Contactless fingerprinting enables high scalability by leveraging existing infrastructure, such as smartphones with internet access, that we all have. Adoption and, thus, further development of such technologies only accelerated during the pandemic. A series of advances in fingerprint image acquisition using conducive mobile phone camera systems, image processing techniques resulting in high accuracy matching performance with legacy fingerprints and systems, widespread adoption, and recognition from standards bodies generated the heat.
Contactless fingerprinting refers to acquiring and verifying fingerprints without using the type of device we’ve all become accustomed to, such as at border control. Until recently, for several reasons, placing your finger(s) on such a reader was the only way of properly acquiring or verifying a fingerprint.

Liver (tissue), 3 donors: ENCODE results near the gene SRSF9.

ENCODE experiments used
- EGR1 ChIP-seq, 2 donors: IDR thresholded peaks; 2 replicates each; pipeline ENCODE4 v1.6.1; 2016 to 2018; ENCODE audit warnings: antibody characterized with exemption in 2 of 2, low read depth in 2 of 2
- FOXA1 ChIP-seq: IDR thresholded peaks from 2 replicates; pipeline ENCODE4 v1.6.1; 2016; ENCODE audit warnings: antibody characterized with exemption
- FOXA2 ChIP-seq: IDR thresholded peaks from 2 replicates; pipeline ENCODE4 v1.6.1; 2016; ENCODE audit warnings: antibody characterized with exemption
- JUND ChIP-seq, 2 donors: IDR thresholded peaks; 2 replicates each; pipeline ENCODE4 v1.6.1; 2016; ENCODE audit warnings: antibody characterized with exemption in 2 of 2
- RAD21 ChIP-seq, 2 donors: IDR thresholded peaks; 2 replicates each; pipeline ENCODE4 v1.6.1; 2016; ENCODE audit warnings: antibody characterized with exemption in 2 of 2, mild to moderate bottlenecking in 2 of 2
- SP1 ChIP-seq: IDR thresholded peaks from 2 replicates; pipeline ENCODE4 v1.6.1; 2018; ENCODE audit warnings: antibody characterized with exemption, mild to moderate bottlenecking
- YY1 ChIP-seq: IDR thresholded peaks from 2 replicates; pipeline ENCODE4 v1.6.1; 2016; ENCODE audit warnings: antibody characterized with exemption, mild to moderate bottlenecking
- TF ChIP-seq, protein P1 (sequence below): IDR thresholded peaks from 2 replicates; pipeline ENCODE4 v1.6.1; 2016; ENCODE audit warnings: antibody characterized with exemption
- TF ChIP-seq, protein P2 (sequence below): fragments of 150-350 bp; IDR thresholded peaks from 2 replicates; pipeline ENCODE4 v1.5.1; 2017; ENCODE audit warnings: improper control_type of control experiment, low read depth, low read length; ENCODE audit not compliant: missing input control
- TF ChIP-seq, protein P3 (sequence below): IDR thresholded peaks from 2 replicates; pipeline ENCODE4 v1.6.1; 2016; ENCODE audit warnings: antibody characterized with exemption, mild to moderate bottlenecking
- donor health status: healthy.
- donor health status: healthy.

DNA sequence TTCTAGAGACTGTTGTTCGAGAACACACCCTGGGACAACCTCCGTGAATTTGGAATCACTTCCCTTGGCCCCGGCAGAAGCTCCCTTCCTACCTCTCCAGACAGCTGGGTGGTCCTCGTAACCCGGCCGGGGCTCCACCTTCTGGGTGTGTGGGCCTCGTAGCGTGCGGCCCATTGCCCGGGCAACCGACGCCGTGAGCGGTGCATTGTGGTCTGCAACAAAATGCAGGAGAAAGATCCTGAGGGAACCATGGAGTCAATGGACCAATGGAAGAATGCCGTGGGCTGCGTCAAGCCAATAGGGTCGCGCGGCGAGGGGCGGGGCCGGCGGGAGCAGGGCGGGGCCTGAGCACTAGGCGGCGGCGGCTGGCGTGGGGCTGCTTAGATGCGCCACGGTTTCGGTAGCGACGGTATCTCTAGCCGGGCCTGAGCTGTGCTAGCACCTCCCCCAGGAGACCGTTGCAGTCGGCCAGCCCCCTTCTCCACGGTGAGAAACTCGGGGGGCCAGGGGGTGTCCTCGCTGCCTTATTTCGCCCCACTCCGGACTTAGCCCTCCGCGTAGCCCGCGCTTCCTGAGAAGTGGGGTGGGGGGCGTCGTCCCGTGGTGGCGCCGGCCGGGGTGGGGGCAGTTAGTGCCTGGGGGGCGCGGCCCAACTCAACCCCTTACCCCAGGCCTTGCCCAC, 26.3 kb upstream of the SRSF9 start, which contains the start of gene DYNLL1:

Contactless fingerprint capture technology has the potential to completely reconfigure the dominant national ID registration and verification model, particularly through mobile phones. This reconfiguration would gradually replace a generation of contact-based fingerprint biometric acquisition devices. Their replacement would only require software and mobile phones; the same smartphones would also function as face-capture devices.
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